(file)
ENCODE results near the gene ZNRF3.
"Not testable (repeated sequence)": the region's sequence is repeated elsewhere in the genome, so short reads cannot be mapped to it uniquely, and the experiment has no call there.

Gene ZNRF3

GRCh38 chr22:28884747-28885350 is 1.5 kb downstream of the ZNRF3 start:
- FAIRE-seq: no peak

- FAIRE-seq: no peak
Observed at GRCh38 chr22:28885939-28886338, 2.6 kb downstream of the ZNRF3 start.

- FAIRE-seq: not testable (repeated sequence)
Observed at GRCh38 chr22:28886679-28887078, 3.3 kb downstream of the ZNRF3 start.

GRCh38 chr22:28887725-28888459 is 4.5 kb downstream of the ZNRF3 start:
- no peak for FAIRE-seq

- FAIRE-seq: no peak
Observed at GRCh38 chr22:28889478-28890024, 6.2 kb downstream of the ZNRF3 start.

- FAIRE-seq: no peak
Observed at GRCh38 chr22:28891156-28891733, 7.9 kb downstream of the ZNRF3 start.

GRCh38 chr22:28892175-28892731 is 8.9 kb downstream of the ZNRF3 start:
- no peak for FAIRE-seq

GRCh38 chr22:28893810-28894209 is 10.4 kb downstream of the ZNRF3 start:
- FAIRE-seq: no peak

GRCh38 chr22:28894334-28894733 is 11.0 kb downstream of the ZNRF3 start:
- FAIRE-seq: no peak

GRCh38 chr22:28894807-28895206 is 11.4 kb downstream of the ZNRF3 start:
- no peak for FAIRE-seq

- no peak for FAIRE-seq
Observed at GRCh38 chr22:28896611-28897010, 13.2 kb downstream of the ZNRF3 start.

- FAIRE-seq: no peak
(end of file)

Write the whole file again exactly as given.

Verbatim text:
ENCODE results near the gene ZNRF3.
"Not testable (repeated sequence)": the region's sequence is repeated elsewhere in the genome, so short reads cannot be mapped to it uniquely, and the experiment has no call there.

Gene ZNRF3

GRCh38 chr22:28884747-28885350 is 1.5 kb downstream of the ZNRF3 start:
- FAIRE-seq: no peak

- FAIRE-seq: no peak
Observed at GRCh38 chr22:28885939-28886338, 2.6 kb downstream of the ZNRF3 start.

- FAIRE-seq: not testable (repeated sequence)
Observed at GRCh38 chr22:28886679-28887078, 3.3 kb downstream of the ZNRF3 start.

GRCh38 chr22:28887725-28888459 is 4.5 kb downstream of the ZNRF3 start:
- no peak for FAIRE-seq

- FAIRE-seq: no peak
Observed at GRCh38 chr22:28889478-28890024, 6.2 kb downstream of the ZNRF3 start.

- FAIRE-seq: no peak
Observed at GRCh38 chr22:28891156-28891733, 7.9 kb downstream of the ZNRF3 start.

GRCh38 chr22:28892175-28892731 is 8.9 kb downstream of the ZNRF3 start:
- no peak for FAIRE-seq

GRCh38 chr22:28893810-28894209 is 10.4 kb downstream of the ZNRF3 start:
- FAIRE-seq: no peak

GRCh38 chr22:28894334-28894733 is 11.0 kb downstream of the ZNRF3 start:
- FAIRE-seq: no peak

GRCh38 chr22:28894807-28895206 is 11.4 kb downstream of the ZNRF3 start:
- no peak for FAIRE-seq

- no peak for FAIRE-seq
Observed at GRCh38 chr22:28896611-28897010, 13.2 kb downstream of the ZNRF3 start.

- FAIRE-seq: no peak